Purity of Intentions (1)
The Arabic term ikhlas literally means purity, which is used in the Qur’an to refer to various things. For example, a verse mentions the purity of milk: (We produce, for your drink, milk, pure and agreeable to those who drink it) (An-Nahl 16:66). Purity in this verse refers to something that is natural, pure, wholesome, and not mixed with anything else.
The Qur’an also uses the term ikhlas to refer to the purity of faith and belief, where a short but crucial chapter in the Qur’an named Al-Ikhlas (purity), says what means:
[Say: He is Allah, the One and Only; Allah, the Eternal, Absolute; He begetteth not, nor is He begotten; And there is none like unto Him.] (Al-Ikhlas 112)
This chapter was named Al-Ikhlas to refer to the purification of the belief in God from any form of polytheism, whether by worshiping some other deity instead of God, worshiping a deity alongside God, or regarding objects or persons that God created as intercessors between God and man.
Another meaning of purity is the sincerity of intention behind any action or behavior. Islam regards the motives behind what people say or do as essential and that these motives should always be to pursue the pleasure, approval, and satisfaction of God.
People whom we encounter daily have certain motivations behind their actions. These motives determine their enthusiasm, quality and amount of effort, and even their tolerance and perseverance while working.
Some peoples’ intentions and motives may be detected easily through their behavior, which may reflect selfishness, love for money, or the need for prominence and pride.
Other times, these motives are subtle and not clearly discovered, even the individual himself may not be totally aware of what drives him to do or say certain things. Whether the individual himself or the people discover these motives or not, a person must acknowledge that God sees and knows what is in his heart at all times.
Lack of Pure Intentions
Islam does not just look at the superficial aspect of deeds irrespective of its motives. God evaluates peoples’ deeds according to the intentions behind them. This meaning is referred to in the Qur’an when it talks about animals which are sacrificed during the rites of pilgrimage, where it says what means:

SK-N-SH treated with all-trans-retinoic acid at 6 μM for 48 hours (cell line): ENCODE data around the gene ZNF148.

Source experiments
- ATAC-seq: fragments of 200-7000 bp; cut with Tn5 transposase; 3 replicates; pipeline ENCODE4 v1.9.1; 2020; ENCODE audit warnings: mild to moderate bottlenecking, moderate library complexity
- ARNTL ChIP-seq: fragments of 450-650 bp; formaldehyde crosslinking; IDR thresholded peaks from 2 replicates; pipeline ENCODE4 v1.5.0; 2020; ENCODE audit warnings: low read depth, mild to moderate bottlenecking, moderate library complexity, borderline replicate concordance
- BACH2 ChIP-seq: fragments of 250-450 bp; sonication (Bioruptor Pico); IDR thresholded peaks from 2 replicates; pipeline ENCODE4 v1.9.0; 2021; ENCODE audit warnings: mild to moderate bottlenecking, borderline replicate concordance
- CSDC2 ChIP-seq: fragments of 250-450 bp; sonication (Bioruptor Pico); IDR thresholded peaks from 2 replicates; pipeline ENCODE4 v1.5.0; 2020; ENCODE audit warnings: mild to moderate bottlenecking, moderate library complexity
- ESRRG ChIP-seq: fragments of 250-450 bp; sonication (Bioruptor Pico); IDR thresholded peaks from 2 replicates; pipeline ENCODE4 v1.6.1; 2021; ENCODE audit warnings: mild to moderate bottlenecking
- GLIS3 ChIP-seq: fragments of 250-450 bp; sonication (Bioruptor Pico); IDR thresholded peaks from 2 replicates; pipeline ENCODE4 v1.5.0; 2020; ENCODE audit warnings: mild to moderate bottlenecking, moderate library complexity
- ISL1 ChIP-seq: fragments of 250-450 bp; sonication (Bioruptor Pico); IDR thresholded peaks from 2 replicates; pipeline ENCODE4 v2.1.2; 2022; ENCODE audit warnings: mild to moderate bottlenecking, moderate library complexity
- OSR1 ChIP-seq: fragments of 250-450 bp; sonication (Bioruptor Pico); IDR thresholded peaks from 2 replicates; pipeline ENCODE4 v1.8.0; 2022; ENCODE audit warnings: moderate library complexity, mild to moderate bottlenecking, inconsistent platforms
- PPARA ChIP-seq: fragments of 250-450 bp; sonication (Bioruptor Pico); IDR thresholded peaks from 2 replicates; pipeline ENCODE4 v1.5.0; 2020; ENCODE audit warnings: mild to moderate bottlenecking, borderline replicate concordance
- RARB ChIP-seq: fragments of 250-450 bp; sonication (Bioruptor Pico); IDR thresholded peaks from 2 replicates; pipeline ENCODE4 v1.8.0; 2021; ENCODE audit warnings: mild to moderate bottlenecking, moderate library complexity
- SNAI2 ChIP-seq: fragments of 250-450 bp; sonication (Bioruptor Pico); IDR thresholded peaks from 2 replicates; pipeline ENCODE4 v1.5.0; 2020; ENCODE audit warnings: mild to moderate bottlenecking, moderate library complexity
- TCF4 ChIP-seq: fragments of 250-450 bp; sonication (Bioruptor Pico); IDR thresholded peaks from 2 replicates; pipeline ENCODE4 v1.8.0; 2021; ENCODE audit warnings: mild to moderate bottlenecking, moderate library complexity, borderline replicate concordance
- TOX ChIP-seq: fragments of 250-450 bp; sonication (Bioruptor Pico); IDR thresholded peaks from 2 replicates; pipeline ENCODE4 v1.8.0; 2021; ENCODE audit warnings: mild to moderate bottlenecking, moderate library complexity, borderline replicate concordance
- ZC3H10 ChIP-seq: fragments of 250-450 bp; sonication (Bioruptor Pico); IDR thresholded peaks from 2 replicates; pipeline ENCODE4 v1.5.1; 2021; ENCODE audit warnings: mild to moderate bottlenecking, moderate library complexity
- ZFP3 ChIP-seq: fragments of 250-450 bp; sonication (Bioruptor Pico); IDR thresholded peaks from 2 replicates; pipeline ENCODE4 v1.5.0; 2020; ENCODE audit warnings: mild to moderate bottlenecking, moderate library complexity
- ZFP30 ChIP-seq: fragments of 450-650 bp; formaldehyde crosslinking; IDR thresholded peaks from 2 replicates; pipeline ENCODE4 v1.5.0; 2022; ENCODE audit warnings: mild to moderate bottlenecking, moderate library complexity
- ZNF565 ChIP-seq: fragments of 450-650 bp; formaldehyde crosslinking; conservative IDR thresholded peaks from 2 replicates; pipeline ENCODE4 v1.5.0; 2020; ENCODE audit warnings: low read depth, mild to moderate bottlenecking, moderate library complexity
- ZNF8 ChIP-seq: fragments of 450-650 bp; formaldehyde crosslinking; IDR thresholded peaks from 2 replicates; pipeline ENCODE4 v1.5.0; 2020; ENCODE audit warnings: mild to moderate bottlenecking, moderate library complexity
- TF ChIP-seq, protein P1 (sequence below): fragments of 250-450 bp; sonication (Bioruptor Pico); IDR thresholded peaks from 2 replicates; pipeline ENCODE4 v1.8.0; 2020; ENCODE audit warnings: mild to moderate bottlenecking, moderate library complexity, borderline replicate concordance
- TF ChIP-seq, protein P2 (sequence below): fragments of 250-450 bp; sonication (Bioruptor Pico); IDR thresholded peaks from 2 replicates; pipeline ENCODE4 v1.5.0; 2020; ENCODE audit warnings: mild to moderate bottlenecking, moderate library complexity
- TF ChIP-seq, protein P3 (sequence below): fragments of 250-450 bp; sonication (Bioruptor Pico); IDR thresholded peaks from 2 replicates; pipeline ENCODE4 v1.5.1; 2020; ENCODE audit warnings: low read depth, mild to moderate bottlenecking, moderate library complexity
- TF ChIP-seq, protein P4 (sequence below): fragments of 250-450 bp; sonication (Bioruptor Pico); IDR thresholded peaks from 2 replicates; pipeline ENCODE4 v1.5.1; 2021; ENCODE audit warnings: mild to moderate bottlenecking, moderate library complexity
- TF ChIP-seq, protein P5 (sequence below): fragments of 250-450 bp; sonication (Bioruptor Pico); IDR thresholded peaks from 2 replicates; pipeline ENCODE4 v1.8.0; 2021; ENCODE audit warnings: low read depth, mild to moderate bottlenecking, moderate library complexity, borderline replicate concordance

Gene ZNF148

[It is neither their meat nor their blood that reaches Allah: it is your piety that reaches Him.] (Al-Hajj 22:37)
Another verse in the Qur’an states that it is the sincere intention behind our actions that is important, rather than the superficial or formalistic aspect:
[Verily it is We Who have revealed the Book to thee in Truth: so serve Allah, offering Him sincere devotion. Is it not to Allah that sincere devotion is due? But those who take for protectors other than Allah (say): “We only serve them in order that they may bring us nearer to Allah.” Truly Allah will judge between them in that wherein they differ. But Allah guides not such as are false and ungrateful.] (Az-Zumar 39: 2-3).
The reward for deeds depends upon the intentions.
The term ikhlas in this verse refers to the purity of intention, which has also been emphasized by the Prophet Muhammad (peace and blessings be upon him) when he said, “Verily, Allah does not look to your faces and your wealth but He looks to your hearts and to your deeds” (Muslim).
In another hadith the Prophet said, “The reward for deeds depends upon the intentions and every person will get the reward according to what he has intended” (Al-Bukhari).
The Prophet Muhammad was also asked about people who sacrificed their life and which of them really fought in the way of God: “(One who fights) for displaying his valor, (a man who) fights out of his family pride, or (a man who) fights for the sake of showing off, who amongst these fights in the way of Allah?” The Prophet said, “Who fights that the word of Allah be exalted fights in the way of Allah” (Muslim).
Is Ikhlas Restricted to Worship?
Ikhlas does not only relate to the pure acts of worship like prayer and fasting but it also relates to the customary activities that are done with a good intention, which can be transformed from just a customary act to an act of worship. One scholar said that a pure intention could change customary actions to the honor of worship, provided that the act is not forbidden or prohibited.
You will be rewarded for whatever you spend for Allah’s sake.
For example, eating is a daily activity that is necessary for people to survive. However, if people thank God for providing them with food, and intend to eat in order to strengthen their bodies, in order to fulfill the mission for which they have been created, then it will be considered an act of worship.
Also, many people who are married or have children, feel responsible for feeding them, regardless of their faith or philosophy. This customary act was described by the Prophet Muhammad as an act of worship and charity, when he said, “You will be rewarded for whatever you spend for Allah’s sake, even if it were a morsel which you put in your wife’s mouth” (Al-Bukhari). He also said that whatever a person spends on himself, his wife, or his children is charity (Ahmad).
Concerning charity, the Prophet also said, “There is none amongst the Muslims who plants a tree or sows seeds, and then a bird, or a person or an animal eats from it, but is regarded as a charitable gift for him” (Al-Bukhari).
By Dr. Jamal Badawi**
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